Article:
This morning before I left for work at Johnny’s Selected Seeds I spent about an hour and a half pulling weeds and grass-rhizomes out of one of the beds. The bean-seeds that I had planted there were older seed and very few spouted, so rather than trying to pick all the weeds out around the three or so bean-plants, I decided to hoe the whole bed and resow with brand new seed.
My first priority upon moving to this property was to establish a new garden. I knew right away the spot where I wanted to put it; it’s a stretch of flat ground beside the fence that runs along the road.
During initial conversations with the Murphys there was some speculation about how the patch of ground had been created. Some thought that the town fire department had come and dug the pond deeper to make a better water source in case of emergency. But then later on when a gentleman who used to work alongside Jim stopped in, I was informed that Jim had engineered the garden patch to possess the qualities that most plants prefer to grow in.
In both stories Jim hauled rock and dirt to the location to build up this 30-foot by 100-foot garden. Either way the result is a very fine garden spot with very good growing soil. Unfortunately Jim never got the opportunity to enjoy the fruits of his labor, and the garden had grown over with grass and weeds during the last two years.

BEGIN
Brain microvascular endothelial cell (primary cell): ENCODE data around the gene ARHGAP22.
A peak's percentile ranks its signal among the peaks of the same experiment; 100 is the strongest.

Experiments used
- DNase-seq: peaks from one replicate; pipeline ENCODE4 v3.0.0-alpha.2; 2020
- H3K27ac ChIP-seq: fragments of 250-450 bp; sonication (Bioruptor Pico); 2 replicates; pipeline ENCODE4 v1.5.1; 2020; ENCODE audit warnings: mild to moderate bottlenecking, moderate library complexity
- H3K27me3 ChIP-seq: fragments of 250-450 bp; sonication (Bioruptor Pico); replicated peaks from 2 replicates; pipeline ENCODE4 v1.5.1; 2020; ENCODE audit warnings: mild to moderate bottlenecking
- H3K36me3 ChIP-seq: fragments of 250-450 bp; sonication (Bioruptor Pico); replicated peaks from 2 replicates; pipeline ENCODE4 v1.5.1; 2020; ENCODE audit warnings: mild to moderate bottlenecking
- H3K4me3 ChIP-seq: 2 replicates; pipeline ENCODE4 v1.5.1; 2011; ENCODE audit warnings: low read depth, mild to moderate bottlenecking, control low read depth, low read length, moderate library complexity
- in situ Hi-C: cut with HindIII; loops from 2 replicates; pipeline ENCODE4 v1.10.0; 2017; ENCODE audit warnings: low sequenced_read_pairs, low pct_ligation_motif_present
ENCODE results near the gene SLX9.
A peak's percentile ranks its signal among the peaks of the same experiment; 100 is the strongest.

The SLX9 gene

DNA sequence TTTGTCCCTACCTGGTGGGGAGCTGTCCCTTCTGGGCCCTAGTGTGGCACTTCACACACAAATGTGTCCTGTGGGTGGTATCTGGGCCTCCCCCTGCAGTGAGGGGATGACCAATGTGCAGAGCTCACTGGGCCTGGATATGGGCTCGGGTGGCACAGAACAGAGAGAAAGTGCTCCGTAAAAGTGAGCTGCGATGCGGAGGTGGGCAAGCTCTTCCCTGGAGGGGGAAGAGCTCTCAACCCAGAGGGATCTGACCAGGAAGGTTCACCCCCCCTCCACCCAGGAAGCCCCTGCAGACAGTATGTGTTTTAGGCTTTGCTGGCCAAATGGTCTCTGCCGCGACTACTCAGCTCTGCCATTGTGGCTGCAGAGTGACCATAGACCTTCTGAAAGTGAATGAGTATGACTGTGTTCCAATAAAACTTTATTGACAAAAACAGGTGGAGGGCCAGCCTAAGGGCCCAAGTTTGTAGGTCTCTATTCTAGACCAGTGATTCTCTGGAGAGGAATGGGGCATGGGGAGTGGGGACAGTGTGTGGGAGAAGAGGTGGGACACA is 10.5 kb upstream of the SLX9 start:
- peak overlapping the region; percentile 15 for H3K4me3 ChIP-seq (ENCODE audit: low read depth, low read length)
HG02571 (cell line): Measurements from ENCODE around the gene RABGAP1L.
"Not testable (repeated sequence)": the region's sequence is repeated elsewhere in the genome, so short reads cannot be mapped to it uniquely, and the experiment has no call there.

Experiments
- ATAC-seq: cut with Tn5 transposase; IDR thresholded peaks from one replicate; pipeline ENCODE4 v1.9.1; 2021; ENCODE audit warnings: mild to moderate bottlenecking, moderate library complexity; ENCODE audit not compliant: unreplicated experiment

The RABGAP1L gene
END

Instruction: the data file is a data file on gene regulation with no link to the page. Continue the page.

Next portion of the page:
First year gardens are notorious for their weeds. Knowing this, I cover-cropped two-thirds of the garden with buckwheat in hopes of crowding out weeds (buckwheat is excellent bee-forage). I also lay cardboard and landscaping fabric on the rows where my tomatoes, peppers, and squash-family crops are growing, and then put mulched hay over my potato-neighborhood.
I had hopes of keeping up with the exposed portion of the garden, where the carrots and greens are sown, but while I was busy getting the bees settled into the apiary the garden was left a little neglected. Then to make matters worse, we’ve had some rain here in Maine the last few days and despite my best efforts to smother weeds in my first-year garden, some areas have gotten a little out of hand.
There are 2 beds like this–planted with older bean seed. I did not place my typical large seed order this year; with finances so tight, I opted to make do with my stores of seeds. Some of those seeds however are more than 2 years old (some seeds in my collection are even older), so while it was a little disappointing, I wasn’t overly surprised when I saw poor germination of that seed.
It’s almost worth the delay in green beans though, to be able to take time to haul more of these grass rhizomes out of the garden.